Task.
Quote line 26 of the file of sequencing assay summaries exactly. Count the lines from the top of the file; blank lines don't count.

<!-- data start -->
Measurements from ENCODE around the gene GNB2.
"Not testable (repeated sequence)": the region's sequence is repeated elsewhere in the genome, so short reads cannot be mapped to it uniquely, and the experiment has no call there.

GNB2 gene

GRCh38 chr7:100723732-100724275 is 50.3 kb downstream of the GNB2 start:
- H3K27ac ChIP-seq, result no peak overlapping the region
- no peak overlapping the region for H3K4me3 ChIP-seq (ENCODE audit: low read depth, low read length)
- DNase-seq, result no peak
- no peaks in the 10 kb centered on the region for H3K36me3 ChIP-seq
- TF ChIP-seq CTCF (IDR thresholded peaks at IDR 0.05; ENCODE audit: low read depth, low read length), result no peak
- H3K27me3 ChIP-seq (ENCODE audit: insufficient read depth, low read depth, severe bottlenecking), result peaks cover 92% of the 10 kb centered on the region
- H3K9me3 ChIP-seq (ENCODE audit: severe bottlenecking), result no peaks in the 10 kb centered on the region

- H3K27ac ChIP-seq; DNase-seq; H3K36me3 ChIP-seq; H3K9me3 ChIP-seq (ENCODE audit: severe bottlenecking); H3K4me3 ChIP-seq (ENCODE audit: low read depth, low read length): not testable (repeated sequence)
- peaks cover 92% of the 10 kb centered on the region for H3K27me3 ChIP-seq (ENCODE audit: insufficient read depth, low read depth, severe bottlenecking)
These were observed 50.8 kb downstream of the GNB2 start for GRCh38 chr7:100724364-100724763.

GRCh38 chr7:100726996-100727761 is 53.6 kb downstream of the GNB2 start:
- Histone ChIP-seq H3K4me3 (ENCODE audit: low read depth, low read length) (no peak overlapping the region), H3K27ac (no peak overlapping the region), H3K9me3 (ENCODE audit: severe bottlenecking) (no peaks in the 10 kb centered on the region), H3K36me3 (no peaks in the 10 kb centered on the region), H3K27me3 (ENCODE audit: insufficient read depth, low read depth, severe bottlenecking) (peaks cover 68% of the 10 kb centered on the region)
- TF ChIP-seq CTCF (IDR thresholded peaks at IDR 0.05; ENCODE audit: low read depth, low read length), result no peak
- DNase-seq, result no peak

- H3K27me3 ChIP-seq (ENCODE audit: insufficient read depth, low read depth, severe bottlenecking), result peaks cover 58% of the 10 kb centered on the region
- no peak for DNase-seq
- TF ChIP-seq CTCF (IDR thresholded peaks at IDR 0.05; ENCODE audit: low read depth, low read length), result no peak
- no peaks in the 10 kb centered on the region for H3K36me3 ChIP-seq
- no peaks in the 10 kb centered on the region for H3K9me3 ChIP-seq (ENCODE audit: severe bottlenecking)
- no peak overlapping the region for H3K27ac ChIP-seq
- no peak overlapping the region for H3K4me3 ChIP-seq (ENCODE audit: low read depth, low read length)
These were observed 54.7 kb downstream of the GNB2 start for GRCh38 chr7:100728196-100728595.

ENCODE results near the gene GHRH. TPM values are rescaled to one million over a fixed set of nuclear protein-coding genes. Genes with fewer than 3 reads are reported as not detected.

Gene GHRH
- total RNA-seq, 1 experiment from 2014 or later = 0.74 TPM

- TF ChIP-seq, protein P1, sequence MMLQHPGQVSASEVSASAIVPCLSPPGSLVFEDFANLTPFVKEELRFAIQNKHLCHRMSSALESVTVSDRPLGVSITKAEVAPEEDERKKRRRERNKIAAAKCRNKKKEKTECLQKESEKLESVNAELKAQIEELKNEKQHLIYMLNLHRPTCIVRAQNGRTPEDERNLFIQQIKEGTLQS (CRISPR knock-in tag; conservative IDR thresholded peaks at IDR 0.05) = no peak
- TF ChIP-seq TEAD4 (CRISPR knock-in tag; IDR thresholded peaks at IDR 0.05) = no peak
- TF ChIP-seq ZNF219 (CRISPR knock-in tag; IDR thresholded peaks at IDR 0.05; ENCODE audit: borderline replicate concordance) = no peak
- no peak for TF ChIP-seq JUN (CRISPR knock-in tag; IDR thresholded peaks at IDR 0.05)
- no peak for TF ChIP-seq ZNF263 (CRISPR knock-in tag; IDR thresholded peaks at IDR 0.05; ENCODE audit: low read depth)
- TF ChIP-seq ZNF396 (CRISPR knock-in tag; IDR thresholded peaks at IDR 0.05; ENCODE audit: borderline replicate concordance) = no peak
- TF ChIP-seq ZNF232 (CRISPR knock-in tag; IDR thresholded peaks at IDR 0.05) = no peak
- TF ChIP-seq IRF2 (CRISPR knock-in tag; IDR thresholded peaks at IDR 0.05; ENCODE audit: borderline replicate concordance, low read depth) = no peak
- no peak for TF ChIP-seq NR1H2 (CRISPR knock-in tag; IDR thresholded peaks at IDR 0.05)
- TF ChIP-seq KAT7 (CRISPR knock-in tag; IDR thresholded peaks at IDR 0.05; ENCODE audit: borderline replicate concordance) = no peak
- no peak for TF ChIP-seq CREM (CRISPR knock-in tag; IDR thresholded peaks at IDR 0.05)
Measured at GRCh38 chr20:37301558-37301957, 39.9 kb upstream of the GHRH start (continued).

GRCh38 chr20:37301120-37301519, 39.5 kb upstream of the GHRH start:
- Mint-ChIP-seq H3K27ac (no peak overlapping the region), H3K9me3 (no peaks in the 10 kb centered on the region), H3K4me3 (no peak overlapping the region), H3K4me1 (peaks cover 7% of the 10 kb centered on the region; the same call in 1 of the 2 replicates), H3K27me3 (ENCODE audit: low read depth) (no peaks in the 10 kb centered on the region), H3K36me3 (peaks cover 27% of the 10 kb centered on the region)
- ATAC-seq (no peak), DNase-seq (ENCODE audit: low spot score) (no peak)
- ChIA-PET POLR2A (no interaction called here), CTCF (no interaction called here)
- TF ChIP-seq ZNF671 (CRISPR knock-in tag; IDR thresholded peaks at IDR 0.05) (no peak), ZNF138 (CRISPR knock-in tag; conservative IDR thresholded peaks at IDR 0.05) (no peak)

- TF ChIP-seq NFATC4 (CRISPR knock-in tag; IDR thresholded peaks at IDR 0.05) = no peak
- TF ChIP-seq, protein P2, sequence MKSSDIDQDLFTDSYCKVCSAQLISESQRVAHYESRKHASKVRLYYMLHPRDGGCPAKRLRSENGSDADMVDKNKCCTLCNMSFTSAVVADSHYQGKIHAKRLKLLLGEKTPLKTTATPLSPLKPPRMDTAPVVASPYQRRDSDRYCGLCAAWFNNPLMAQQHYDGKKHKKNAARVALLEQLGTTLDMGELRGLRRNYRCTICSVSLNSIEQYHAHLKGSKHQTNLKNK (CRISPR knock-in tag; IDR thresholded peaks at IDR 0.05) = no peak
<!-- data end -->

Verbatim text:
These were observed 54.7 kb downstream of the GNB2 start for GRCh38 chr7:100728196-100728595.